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Days of Being Wild: Reel in Hong Kong Movie History

BenQ
2020/09/07

Debates about when exactly Hong Kong cinema had its true golden age continue to rage unabated. Pretty much every decade since the 1930s has supporters, and the good thing is that each and every era has lots in store for movie fans. So if you have a home cinema projector or plan to purchase one soon, you may want to stock up on Hong Kong movies on Blu-ray disc.

 

One film you definitely shouldn’t miss out on is Days of Being Wild (阿飛正傳), aka A-Fei’s True Story or Hoodlum’s Biography when translated loosely from the original Cantonese title. The movie is notable for being the first major success for acclaimed director Wong Kar Wai, who later went on to direct Chungking Express, Ashes of Time, Happy Together, In the Mood for Love, and many others. Days of Being Wild was also filmed by Wong Kar Wai’s longtime friend and colleague Christopher Doyle, who is responsible for most of Wong’s cinematography and has gained a reputation for gorgeous movies that defy their modest budgets. 

Reliving an Era

Made in 1990 but set in the early 1960s, Days of Being Wild has that signature nostalgic feel of many Hong Kong films. That’s not surprising, as the city has gone through many changes over the last 200 years on very profound cultural levels. Days of Being Wild harkens back to a time when Hong Kong was beginning to take on a more international role and thus its society was changing quickly. This is reflected in the three main characters. Leslie Cheung plays a rather callous young man with a knack for breaking the hearts of women, such as the young and impressionable Li Zhen (Maggie Cheung), and the more assertive Mimi (Carina Lau). Thankfully for Li Zhen, comfort can be found with the highly dependable and compassionate police officer played by Andy Lau, a character of great impact that would go on to define the famous cop persona from Chungking Express a few years later.

 

Days of Being Wild, as the emotive title suggests, is essentially a smart romantic drama. However, its strongest assets lie in scene creation, acting, and cinematography. You’ll really feel like the movie transports you to a different time and place, which is what all good stories are supposed to do.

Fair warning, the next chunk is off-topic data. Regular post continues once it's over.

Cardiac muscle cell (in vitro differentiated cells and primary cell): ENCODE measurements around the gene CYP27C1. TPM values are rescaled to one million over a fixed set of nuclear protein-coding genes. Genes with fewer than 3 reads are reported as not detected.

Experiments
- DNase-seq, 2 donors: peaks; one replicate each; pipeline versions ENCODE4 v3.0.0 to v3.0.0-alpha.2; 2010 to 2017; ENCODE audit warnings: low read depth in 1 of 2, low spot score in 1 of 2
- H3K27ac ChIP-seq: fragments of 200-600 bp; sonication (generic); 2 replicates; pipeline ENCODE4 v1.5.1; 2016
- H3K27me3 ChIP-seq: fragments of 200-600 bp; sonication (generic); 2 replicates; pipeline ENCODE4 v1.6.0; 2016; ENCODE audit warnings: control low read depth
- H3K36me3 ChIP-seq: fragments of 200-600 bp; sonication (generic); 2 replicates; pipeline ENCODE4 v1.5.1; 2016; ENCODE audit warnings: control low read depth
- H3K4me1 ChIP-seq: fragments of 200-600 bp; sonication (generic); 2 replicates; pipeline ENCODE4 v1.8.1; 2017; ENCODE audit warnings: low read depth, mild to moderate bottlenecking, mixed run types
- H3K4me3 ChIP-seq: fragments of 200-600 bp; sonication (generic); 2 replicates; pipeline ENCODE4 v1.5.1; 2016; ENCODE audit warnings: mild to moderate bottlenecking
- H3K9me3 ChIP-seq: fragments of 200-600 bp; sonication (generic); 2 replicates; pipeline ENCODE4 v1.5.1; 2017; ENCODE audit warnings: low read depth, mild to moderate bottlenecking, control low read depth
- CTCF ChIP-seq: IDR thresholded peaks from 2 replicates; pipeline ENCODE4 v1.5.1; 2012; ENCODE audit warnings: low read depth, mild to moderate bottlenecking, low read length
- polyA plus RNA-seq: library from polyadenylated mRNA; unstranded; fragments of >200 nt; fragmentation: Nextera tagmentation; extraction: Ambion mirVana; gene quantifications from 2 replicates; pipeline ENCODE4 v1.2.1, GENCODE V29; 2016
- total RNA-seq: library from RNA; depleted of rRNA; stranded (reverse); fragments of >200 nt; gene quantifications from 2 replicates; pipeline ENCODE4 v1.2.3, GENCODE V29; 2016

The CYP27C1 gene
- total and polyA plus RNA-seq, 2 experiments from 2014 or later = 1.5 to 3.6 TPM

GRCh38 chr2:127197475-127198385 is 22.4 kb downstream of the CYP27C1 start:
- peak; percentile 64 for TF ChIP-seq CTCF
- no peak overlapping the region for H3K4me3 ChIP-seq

On a sad note, Days of Being Wild is one of Leslie Cheung’s best movies, and we miss him terribly since his passing in 2003. 

Attention to Every Corner

In typical Wong Kar Wai and Christopher Doyle fashion, Days of Being Wild sets each and every scene with meticulous detail. From barely lit apartments and street corners to bright splashes of lamps, bars, and sidewalk eateries, Days of Being Wild loves to play with lights and shadows. There’s also a constant switch between blue filters, unfiltered night scenes, and green filters for segments set in the more tropical environment of the Philippines, where a major part of the movie was shot.

 

Wet pavement sparkles, focus changes accentuate characters, and ambient occlusion hides details with superb mood-setting power. Days of Being Wild is a marvel of photography without having any special effects to speak of. Everything happens as the camera chances upon it, and that’s a good thing. The Blu-ray currently isn’t very easy to get a hold of, but the movie is available for purchase from several digital storefronts if you look closely.

The Start of Something Great

As we said earlier, Days of Being Wild marked the commencement of Wong Kar Wai’s internationally-celebrated success as a writer and director. While Wong made movies before, Days of Being Wild was the first one to capture the attention of movie lovers and critics alike. It wasn’t a huge success commercially, but critically it remains an unmitigated darling. For a big slice of Hong Kong cinema history, you really must watch Days of Being Wild on a big, cinematic screen as its makers most definitely intended. 

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